Authentic pearls

Every time I return from a journey, I’m amazed at the beauty of the country I live in. Snow peaked mountains, deep blue lakes, and cities glistering in the sun like pearls or pieces of jewellery. “As in Heaven”, I say to myself, (pseudo) poetically.

However, what makes me particularly thankful for living here is the people. During these 3.5 years in Geneva, I’ve been making friends with loving and insightful persons from all continents (including this island called Switzerland), and God has been teaching me immensely through these precious human beings. 

Originally, I didn’t expect relationships to turn out as the most important aspect of my Geneva experience. I had primarily wanted to come here to first study a degree related to development and then to get a job in one of the many UN organisations and NGOs having their offices in the city.

Part of the story is indeed about the highs and lows with regard to following this plan. (For instance, I changed my major from anthropology and sociology of development to development studies just a week before the start of the academic year. This allowed me as a student of a cross-disciplinary programme to pick courses on international law to “broaden my perspective” – an experience through which I learned in a painful way how my brain is not wired to work. Or, as another anecdote, after a number of twists and turns, by chance – or rather by God’s grace – I found myself working first in the same office and later in the same team with a person whose presentation in Finland some years back had made me want to do another master’s to be able to get a job in the humanitarian sector!)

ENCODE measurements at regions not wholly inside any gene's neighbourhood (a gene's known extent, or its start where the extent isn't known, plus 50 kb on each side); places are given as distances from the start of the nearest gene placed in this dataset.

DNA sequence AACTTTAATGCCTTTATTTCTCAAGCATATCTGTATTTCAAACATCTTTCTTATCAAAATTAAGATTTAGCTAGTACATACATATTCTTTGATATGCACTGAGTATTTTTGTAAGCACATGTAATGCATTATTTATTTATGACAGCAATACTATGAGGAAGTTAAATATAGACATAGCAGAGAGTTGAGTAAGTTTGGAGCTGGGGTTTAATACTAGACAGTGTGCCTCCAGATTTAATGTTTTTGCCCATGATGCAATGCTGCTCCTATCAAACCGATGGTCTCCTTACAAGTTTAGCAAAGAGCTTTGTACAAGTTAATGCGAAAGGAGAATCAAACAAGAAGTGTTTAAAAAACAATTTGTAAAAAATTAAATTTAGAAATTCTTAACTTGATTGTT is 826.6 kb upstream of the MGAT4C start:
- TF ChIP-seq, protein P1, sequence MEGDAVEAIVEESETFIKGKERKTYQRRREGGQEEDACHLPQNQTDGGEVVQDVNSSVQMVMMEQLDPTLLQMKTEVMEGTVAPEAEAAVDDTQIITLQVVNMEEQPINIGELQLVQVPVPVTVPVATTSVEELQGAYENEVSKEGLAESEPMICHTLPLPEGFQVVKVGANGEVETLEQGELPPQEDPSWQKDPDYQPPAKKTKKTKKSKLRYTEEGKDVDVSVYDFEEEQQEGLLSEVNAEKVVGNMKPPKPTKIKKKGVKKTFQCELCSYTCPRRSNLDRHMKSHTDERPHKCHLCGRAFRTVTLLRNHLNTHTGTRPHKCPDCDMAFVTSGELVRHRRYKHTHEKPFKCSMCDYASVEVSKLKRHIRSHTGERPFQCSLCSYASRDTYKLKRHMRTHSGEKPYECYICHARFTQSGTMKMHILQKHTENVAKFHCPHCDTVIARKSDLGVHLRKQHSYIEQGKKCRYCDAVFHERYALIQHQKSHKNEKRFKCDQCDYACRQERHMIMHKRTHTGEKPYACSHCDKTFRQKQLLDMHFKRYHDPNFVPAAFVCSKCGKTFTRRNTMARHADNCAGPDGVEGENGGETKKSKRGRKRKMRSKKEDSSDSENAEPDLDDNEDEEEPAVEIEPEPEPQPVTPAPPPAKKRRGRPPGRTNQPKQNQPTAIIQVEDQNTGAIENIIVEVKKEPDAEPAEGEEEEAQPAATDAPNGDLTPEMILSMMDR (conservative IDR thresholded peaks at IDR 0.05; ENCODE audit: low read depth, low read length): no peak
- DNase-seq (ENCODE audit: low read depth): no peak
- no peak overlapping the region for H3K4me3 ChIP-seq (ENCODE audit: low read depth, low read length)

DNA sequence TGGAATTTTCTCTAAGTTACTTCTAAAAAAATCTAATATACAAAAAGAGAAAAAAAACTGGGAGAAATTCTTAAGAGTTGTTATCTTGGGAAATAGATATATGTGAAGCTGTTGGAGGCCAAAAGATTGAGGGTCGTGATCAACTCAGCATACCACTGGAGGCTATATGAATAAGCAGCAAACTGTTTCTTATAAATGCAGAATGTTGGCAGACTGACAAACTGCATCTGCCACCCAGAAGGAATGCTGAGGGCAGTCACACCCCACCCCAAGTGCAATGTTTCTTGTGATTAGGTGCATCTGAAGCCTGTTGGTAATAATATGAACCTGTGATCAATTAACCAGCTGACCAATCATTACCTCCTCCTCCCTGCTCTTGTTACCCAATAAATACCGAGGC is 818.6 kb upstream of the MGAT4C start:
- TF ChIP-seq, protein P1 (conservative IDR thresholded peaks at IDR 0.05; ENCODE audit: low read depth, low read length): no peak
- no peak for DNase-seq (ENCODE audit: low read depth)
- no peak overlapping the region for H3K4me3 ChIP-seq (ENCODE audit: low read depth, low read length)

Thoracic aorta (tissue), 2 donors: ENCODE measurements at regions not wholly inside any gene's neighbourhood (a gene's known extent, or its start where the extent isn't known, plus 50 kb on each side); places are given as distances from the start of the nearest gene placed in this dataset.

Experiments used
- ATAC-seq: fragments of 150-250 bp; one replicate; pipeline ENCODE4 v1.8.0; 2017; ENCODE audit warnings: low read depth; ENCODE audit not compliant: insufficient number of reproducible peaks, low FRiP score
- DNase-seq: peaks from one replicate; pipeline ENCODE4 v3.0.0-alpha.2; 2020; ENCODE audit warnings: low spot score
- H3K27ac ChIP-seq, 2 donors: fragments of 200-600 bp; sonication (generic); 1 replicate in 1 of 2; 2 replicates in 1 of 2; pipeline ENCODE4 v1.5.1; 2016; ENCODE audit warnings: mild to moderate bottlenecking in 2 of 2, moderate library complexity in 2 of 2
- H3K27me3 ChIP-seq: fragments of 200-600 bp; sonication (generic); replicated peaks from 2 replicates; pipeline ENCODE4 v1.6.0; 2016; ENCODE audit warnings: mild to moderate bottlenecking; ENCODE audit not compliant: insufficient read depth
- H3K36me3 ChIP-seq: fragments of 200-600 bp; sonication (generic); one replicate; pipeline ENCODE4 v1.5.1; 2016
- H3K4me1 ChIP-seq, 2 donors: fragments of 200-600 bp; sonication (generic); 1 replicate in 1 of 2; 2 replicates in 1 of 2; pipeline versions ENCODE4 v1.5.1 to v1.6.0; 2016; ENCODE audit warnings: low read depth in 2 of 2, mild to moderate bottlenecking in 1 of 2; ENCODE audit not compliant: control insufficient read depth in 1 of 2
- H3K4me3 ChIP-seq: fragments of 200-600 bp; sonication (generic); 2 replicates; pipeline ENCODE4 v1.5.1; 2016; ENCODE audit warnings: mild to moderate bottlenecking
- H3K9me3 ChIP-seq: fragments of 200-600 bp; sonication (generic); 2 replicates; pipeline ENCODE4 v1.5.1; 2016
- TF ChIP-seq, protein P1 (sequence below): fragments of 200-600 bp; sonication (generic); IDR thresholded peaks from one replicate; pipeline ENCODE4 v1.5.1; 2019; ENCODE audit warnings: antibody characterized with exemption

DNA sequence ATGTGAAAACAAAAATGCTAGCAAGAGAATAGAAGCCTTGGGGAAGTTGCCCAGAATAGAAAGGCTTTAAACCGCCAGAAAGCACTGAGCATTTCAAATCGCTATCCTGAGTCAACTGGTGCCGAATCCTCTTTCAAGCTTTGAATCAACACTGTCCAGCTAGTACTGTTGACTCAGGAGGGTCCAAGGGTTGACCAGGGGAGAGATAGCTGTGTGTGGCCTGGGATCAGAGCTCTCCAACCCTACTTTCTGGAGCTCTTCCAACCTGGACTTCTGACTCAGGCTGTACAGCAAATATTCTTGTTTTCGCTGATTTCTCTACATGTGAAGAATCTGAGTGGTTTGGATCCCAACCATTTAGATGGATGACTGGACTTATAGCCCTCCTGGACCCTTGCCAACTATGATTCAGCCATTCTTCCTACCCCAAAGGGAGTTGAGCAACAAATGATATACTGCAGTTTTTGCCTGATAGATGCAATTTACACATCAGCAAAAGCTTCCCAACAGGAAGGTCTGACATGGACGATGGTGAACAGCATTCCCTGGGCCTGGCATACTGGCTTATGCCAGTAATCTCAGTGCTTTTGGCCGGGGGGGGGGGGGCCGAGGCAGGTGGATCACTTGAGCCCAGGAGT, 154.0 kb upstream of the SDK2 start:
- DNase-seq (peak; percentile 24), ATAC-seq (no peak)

However, in the light of the big picture, these study and work related events didn’t turn out to be quite at the center of my life in Geneva. This doesn’t deny the importance of my professional development. Rather, it means that my mission as a human being is primarily relational, which is something that has sunk in during my time here. Jesus commands me to “Love the Lord your God with all your heart and with all your soul and with all your mind and with all your strength” and to “Love your neighbour as yourself” (Mark 12:28-34). A sustainable relationship to studies and work comes through the underpinning perspective of love for God and for my neighbour – and God’s grace and love for me.

Love and servanthood go together, I believe. But to serve another person, be it God or my neighbour, I must respect him, building trust with him and learning with, from and about him (see Duane Elmer’s ‘Cross-cultural servanthood’).

When it comes to my neighbour, what I can learn from the people in my life is a question I’m planning to address here through a blog series with a focus on my friends in Geneva. In the course of the following weeks, I’ll present some of these ‘real pearls’ through pictures and quotes on insights they want to share.

Hope you’ll stick around (especially as it’s going to be their quotes, note mine 😉 )

PS. I have been inspired by Humans of New York, though my version will be a thing of its own as I’m planning to use the series to give a face and voice to the people I know already, rather than people I meet on the street.

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